OD&D reprint

I was undecided and leaning against picking up the recent Original Dungeons & Dragons reprint until recently. Before buying this set, of the OD&D booklets, I only owned the original 3 little brown books (the OCE set) in print, so getting access to physical copies of the supplements at a somewhat reasonable price was a big draw, and in the end I decided to go for it while it was still available, given that OD&D is one of my favorite RPG frameworks.

Though I do not consider myself a collector, nonetheless a big part of the enjoyment of an RPG product for me is the physical artifact itself. As such, most of this review will regard the presentation of the product rather than the contents, which at this point I do not think need much review (go read Philotomy’s Musings if you want an intelligent discussion of how OD&D works). At the bottom of this post, I have included some photos comparing the premium reprint with the OCE set I picked up on Ebay a few years back.

Compared to a standard, cardboard game box the wooden case that this set comes in is quite solid, and though it is not of the highest quality wood, it is well-constructed and the etching is attractive. The bottom is covered with some felt-like material, making it sit nicely on hard surfaces. The external design is classy and understated, with simple carved borders, a large dragon-styled ampersand on the top, and the words “Dungeons & Dragons” in a traditional font on the side. I would love to see future D&D products with this aesthetic. It has far more presence compared to the standard, loud fantasy art that most in-print RPGs use. That said, the art on the interior of the lid is only okay, and the cardboard “frame” could better have been omitted (though note that this does not impact the external appearance at all).

Though the box is attractive, it would be a bit unwieldy to use it to actually transport game materials, and it seems designed more to sit on a shelf and look pretty. Hinges and a latch would have been appreciated to make sure that contents would not fall out when carrying it around. It is also a bit larger than it really needs to be, as about a third of the interior volume is dedicated to (high-quality) foam inserts used to hold the dice. And on the topic of the dice, they are quite nice (though there should really be three six-siders, not four). The decorative work is intricate, but readability does not suffer. Despite some minor quibbles, within the context of other game boxes, the housing is nice.

The covers of the reprint booklets have a nice texture but are definitely not as thick or sturdy as the originals. They feel like high quality paper rather than card stock. The supplement language has been replaced with a strict booklet numbering (for example, Supplement I: Greyhawk has become Book IV: Greyhawk). Given that many people online reference the supplements by the original numbering, this has the potential to be confusing to a newcomer, though this is a minor issue at most. I have also read complaints that the contents do not include Chainmail (and even that the Outdoor Survival map should have been part of the set). (Regarding OD&D and Outdoor Survival, see here, here, and here.) From my perspective, those things are not needed to play the game and are really more historical curiosities, so I do not mind their omission.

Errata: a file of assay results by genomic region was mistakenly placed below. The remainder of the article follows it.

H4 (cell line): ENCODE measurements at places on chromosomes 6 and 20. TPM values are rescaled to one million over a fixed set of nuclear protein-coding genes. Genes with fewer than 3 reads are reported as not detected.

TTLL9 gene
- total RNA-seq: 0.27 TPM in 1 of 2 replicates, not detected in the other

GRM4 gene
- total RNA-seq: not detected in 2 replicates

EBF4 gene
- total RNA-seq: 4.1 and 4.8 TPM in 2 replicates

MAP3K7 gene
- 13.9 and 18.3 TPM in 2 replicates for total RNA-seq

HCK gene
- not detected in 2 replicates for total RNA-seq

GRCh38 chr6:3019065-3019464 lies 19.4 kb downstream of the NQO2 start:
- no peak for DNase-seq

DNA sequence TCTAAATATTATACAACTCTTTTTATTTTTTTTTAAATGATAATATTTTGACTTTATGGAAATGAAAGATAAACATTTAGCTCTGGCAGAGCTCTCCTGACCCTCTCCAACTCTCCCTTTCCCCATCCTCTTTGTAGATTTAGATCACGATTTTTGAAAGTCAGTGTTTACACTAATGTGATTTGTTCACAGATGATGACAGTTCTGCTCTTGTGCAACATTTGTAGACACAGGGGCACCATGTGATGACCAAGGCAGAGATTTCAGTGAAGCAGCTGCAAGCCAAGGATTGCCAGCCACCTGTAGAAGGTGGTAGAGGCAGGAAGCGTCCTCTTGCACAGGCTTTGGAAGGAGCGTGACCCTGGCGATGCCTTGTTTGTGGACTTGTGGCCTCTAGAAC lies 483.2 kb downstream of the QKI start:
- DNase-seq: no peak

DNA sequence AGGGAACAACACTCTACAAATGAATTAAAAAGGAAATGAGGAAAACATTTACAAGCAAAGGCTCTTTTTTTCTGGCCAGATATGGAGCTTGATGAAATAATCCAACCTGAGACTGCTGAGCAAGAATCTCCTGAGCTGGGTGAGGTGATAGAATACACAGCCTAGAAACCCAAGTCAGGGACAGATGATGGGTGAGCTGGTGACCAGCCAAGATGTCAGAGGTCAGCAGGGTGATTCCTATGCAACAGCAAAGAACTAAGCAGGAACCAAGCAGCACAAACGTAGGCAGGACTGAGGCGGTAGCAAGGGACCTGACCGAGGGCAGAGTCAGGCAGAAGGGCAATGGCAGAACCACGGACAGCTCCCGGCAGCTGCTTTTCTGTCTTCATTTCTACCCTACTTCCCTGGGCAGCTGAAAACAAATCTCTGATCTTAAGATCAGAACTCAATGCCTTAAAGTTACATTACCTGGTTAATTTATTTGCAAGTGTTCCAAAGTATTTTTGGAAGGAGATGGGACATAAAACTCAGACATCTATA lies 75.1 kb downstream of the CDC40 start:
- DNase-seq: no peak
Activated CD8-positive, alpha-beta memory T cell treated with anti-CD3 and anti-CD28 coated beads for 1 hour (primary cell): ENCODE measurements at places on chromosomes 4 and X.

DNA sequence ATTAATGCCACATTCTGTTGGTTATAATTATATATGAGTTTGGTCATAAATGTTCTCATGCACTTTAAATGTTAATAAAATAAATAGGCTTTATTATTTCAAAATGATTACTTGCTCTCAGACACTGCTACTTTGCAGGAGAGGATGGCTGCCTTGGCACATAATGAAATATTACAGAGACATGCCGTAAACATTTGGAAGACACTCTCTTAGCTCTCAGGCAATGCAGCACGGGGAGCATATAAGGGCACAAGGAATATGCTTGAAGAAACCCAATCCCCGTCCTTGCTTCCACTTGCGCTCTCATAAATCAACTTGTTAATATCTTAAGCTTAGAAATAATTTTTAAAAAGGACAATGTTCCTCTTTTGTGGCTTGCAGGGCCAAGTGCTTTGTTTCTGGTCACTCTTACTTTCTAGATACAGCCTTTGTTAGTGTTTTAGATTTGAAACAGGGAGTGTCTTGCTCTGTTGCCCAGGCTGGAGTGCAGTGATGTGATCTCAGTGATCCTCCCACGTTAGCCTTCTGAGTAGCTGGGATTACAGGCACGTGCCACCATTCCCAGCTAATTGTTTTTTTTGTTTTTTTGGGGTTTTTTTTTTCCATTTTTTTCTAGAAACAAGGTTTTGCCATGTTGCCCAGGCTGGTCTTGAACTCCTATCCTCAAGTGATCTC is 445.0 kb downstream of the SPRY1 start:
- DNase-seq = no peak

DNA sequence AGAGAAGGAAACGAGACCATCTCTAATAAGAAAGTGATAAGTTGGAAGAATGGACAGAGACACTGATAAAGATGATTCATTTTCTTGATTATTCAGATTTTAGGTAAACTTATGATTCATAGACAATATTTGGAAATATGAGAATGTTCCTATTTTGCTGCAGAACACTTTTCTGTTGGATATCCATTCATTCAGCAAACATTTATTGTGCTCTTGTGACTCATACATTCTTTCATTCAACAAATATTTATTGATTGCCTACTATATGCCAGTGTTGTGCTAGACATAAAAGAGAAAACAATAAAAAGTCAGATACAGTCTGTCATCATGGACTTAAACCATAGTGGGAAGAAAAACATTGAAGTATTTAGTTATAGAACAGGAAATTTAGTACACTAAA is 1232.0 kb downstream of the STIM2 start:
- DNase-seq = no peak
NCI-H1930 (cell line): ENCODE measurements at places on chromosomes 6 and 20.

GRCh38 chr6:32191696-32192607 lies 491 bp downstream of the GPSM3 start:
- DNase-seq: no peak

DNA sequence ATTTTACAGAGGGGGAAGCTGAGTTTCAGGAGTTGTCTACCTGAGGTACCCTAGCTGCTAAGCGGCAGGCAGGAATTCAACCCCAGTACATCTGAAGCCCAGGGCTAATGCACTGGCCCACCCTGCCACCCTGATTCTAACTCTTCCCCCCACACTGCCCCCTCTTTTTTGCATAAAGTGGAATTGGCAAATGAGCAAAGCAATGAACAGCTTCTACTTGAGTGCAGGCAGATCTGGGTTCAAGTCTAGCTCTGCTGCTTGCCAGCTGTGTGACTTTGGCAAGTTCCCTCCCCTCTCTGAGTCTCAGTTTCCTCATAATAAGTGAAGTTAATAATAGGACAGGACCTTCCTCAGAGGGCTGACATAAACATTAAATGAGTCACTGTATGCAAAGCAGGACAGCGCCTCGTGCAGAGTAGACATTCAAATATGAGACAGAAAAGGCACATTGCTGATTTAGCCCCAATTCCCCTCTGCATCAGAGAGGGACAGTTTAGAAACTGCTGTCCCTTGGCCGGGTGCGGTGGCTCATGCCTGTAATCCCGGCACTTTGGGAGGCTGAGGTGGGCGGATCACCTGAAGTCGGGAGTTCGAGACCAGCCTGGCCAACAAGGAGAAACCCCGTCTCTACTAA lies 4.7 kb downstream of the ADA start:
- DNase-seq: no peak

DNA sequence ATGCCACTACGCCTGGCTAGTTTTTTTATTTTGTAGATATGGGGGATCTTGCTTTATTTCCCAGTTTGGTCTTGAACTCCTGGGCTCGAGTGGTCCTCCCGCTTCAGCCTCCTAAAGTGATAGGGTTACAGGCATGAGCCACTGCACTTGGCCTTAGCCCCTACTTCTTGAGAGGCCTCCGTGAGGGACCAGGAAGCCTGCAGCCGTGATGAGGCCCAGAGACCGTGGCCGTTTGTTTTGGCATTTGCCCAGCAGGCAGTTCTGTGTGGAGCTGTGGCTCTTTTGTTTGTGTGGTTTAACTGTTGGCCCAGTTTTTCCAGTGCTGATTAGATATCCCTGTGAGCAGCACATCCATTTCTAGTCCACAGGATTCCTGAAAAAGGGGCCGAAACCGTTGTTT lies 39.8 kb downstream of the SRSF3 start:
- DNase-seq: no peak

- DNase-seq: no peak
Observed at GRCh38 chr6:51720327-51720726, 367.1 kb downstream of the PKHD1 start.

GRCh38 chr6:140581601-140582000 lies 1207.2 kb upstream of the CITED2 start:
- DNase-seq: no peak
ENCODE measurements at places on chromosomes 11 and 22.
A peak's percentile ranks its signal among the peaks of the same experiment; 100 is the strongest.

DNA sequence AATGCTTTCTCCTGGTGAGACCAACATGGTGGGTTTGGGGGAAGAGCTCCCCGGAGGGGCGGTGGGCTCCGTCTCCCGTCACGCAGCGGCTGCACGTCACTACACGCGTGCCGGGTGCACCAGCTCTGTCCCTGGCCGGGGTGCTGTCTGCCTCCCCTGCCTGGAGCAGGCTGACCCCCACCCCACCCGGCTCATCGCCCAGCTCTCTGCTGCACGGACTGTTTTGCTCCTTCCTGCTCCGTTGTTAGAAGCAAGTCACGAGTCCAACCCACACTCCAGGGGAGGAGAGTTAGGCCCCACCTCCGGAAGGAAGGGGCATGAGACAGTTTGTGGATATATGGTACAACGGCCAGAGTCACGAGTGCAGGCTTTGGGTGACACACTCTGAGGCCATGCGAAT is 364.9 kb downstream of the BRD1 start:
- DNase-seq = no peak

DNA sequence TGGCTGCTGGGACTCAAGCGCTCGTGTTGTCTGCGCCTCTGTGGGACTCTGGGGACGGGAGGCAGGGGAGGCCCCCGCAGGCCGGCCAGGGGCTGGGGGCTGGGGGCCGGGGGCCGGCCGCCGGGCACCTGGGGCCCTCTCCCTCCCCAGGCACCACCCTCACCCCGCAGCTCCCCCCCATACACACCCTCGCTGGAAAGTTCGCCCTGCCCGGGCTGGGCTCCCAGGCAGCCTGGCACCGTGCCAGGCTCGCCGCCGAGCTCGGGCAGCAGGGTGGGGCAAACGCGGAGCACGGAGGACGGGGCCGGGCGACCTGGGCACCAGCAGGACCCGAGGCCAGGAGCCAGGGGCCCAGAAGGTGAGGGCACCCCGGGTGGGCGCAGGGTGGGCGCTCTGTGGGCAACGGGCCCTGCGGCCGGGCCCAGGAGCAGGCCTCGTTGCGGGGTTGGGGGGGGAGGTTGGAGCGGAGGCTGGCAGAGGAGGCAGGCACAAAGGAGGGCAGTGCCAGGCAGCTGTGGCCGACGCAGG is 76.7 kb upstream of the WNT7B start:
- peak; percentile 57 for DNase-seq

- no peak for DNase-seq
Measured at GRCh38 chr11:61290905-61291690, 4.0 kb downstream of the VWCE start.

The booklet covers also have new art, and though there is definitely some charm to the original covers (I particularly like the beholder’s strange expression on the cover of the original Greyhawk), I do not mind the new covers. I actually quite like the summoner on the cover of Eldritch Wizardry (which can be seen in the photos below). The interiors seem mostly unchanged, though I think they use new layouts rather than imaged reproductions.

Overall, though it is not exactly as I would have done it, in general I am pleased, and I am glad that the original books are back in print in some form. Ideally, there would also be PDFs and a collected, well-bound hardcover edition. While the second of those wishes does not seem likely (if for no other reason than it would require a new layout, which would be a nontrivial amount of work), it seems like PDFs at some point are within the realm of possibility. While I am considering what I might have done differently, I also think that some separate book explaining a bit of the context might have been good. WotC could have even looked into including a copy of Philotomy’s Musings (would that not have been fantastic?). Finally, I can see myself actually using this thing at the table, which is, in the end, what really matters for a game.

I normally would not mention the vendor I used, but in this case the service was particularly good, so I would like to give them a shout-out. I ordered my copy from Barnes & Noble on february third, it shipped on the fifth, and it arrived on the eleventh with no import duties required (this can sometimes be an issue living in Canada). Their price was good, too, relatively speaking (subtotal: $107.99, shipping: $6.48, tax: $5.40, total: $119.87).

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3 thoughts on “OD&D reprint

  1. LS

    I was unaware that this included any more than the 3 base books. That makes it a lot more appealing.

    Although the butchered cover art is a huge turnoff. Particularly for Eldritch Wizardry.

  2. John Brinegar

    It’s also worth noting that the version of Gods, Demigods & Heroes included in the set is much abridged from the original printings; the Melnibonean and Conan material has been removed.

  3. Stephen Brandon

    Good idea on including Philotomy’s musings! I actually printed out my own chainmail booklet (using the booklet printing option in Adobe reader with the PDF I have of it) and added it to my box. Now I’m printing out a copy of Philotomy’s musings to add as well!


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